A number of factors can limit your weight loss efforts, and these may relate to anything from your diet to your activity level to medications you take. Understanding possible contributory factors to weight gain can help you develop strategies to lose excess weight permanently. However, consult your own doctor for help in losing weight -- particularly if you have health issues -- as each person may require a different approach.
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Weight loss typically functions through a calorie deficit. Creating a calorie deficit means that the number of calories you consume every day, week or month is fewer than the number of calories your body uses. According to the BMI Calculator website, 1 lb. of body fat contains approximately 3,500 calories. This means that you need to expend 3,500 calories than you eat in order to lose 1 lb. of weight. A calorie deficit is typically created by increasing the amount of exercise you do -- and therefore the number of calories used -- or by restricting the number of calories you consume.
The closer you are to your ideal weight, the harder it becomes to lose the last few pounds. This is because as your weight decreases, your body's calorie requirements also lessen. You would therefore have to do yet more exercise or restrict calorie intake further in order to create a calorie deficit. Other limitations to weight loss include your age, metabolism, genetic factors and certain medical conditions. According to the University of Maryland Medical Center, or UMMC, Cushing syndrome and hypothyroidism are two medical conditions which can cause obesity. Medical issues which limit physical movement and activity may indirectly contribute to obesity -- if you suffer from osteoarthritis, for example, it may be more difficult to use exercise to create a calorie deficit.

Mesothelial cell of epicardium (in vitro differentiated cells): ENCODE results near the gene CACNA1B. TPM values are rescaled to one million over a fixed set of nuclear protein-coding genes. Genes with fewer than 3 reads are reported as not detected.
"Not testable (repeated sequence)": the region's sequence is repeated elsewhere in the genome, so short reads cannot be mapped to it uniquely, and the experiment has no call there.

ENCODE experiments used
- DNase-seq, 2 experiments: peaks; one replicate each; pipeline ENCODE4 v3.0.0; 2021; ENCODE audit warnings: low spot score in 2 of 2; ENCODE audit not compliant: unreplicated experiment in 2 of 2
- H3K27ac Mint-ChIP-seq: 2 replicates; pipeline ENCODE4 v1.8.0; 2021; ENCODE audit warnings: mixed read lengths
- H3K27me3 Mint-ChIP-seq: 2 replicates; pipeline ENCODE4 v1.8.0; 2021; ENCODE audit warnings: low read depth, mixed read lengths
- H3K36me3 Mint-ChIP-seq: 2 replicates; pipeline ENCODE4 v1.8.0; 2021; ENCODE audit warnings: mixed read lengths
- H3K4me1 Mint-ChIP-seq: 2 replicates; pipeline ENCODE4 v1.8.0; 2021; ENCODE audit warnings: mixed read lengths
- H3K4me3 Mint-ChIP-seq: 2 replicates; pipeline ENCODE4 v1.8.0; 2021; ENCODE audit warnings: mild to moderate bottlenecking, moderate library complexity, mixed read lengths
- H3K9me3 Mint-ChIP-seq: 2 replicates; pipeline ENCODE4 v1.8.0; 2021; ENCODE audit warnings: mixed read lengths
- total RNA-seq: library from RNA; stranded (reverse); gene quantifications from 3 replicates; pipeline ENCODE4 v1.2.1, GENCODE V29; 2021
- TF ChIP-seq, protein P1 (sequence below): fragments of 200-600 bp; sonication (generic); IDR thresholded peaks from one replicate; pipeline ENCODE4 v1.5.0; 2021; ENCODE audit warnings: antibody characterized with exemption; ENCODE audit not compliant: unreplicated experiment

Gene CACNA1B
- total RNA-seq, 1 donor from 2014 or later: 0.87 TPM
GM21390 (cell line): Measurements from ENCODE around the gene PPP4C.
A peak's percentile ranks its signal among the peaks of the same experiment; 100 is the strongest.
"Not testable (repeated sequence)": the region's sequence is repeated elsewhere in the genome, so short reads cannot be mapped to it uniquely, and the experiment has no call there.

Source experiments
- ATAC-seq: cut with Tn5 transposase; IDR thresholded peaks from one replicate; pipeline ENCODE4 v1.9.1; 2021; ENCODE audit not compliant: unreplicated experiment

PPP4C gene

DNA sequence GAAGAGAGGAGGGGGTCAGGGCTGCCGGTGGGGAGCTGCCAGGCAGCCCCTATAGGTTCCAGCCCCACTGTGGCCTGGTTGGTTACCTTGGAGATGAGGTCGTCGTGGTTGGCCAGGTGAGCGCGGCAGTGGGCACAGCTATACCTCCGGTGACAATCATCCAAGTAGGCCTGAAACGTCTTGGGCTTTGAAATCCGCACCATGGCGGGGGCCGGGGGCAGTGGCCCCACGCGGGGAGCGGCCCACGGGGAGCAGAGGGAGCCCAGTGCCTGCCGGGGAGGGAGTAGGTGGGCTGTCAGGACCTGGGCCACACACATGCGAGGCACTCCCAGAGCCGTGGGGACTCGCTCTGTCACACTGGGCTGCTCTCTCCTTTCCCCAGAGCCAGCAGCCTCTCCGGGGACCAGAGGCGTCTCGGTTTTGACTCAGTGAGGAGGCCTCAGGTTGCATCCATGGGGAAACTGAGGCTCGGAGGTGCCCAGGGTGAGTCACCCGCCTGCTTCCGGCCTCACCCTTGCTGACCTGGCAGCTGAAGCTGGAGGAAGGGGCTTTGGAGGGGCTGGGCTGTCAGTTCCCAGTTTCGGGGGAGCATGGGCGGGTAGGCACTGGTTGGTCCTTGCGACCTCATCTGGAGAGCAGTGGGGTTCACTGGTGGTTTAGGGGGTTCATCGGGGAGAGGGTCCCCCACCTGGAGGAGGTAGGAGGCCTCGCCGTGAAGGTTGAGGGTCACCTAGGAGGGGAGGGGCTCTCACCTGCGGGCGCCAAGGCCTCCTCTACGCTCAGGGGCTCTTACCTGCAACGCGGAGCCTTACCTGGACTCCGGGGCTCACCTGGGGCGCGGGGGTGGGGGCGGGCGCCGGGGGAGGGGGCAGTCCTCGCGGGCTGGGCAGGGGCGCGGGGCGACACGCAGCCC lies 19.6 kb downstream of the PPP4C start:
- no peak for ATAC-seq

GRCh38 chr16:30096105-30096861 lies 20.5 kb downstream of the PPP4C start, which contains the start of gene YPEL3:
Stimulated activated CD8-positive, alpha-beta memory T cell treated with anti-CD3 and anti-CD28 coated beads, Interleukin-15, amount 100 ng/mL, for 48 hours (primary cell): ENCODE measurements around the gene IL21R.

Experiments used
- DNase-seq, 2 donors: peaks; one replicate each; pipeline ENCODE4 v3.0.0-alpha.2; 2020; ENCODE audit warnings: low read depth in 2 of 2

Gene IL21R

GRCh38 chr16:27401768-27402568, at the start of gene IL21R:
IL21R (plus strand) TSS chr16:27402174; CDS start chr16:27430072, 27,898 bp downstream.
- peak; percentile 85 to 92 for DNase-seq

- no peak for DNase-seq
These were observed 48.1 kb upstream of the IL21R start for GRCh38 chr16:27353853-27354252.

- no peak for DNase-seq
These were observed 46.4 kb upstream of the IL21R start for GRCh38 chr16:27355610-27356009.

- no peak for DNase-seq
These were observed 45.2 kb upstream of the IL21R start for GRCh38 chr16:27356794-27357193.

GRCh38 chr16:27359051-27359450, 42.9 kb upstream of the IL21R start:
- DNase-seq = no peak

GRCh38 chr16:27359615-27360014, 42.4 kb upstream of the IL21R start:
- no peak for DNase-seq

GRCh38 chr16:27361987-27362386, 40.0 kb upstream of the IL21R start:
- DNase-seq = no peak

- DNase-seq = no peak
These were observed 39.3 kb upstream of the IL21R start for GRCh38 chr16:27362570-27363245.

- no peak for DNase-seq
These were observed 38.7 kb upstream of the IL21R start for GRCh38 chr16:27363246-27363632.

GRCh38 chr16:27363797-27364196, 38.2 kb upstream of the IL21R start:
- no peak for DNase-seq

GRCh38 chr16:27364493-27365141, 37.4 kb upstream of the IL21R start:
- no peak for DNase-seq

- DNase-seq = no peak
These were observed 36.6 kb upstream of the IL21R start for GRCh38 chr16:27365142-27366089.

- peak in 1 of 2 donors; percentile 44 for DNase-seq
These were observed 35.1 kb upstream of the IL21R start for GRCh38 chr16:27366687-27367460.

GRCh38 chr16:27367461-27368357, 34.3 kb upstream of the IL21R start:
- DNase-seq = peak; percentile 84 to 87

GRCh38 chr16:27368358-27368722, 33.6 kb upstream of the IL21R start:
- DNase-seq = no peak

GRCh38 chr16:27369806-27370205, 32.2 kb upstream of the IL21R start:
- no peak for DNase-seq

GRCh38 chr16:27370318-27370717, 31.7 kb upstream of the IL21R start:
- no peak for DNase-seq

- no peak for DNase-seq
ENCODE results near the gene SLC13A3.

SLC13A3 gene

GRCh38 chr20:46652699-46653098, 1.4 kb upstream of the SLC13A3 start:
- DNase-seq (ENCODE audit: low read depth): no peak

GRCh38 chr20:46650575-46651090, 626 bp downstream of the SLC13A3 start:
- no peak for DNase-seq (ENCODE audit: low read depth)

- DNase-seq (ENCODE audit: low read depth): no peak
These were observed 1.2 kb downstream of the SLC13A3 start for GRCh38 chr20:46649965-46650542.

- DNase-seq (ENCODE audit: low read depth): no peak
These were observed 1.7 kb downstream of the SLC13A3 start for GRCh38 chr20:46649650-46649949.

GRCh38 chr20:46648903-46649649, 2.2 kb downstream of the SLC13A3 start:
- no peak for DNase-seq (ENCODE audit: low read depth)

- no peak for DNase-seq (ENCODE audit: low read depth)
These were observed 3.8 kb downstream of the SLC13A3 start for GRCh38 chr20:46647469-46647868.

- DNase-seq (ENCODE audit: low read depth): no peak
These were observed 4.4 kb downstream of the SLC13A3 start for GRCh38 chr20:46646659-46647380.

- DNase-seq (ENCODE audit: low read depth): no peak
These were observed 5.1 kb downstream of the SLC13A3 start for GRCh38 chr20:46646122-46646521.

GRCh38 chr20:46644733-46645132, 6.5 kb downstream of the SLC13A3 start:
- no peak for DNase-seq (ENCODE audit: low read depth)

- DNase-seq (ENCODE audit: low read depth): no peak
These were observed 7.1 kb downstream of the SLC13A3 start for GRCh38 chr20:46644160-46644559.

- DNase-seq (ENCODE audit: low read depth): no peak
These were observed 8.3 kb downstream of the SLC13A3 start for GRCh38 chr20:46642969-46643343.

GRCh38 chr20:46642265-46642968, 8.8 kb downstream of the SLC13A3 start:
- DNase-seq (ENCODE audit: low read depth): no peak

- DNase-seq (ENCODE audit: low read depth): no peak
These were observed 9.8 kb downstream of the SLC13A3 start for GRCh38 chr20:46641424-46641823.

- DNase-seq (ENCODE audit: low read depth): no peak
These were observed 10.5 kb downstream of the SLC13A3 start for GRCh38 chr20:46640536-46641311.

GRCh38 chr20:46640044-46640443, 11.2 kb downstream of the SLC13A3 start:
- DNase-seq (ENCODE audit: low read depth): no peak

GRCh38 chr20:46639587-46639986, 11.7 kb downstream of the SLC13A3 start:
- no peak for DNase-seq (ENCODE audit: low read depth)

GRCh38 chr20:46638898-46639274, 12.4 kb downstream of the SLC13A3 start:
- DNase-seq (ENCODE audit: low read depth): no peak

Certain medications may make it more difficult for you to lose weight. The UMMC reports that corticosteroids, antidepressants of the tricyclic group and certain medications for blood pressure can all contribute to weight gain. If you take hormonal birth control, this may also contribute to weight gain and difficulty losing weight. Medical News Today reports that a study published in March 2009 found that women using injectable hormonal birth control each gained 11 lbs. in average over three years. The same study found that such injectable birth control also contributed to a 3.4 percent average increase in body fat composition over the same time period.
Although it is tempting to lose weight as quickly as possible, crash dieting is believed to be ineffective as a long-term weight loss method and can lead to muscle loss rather than fat loss. You're more likely to sustain a healthy weight loss of approximately 1 to 2 lbs. per week over time, the Centers for Disease Control and Prevention advises. This would represent a deficit of 7,000 calories over the course of a week.
Always consult your own doctor before making any significant lifestyle or dietary changes. Unexpected weight gain or extreme difficulty losing weight may indicate an underlying physical or psychological problem requiring medical monitoring and diagnosis. Also, do not attempt to create a calorie deficit greater than 500 to 1,000 calories daily. Your daily calorie requirements will depend on your weight, age, activity level and gender. According to the American College of Sports Medicine, it is considered unsafe for any female to restrict daily calorie intake below 1,200. For a male the minimum safe level is 1,800 calories.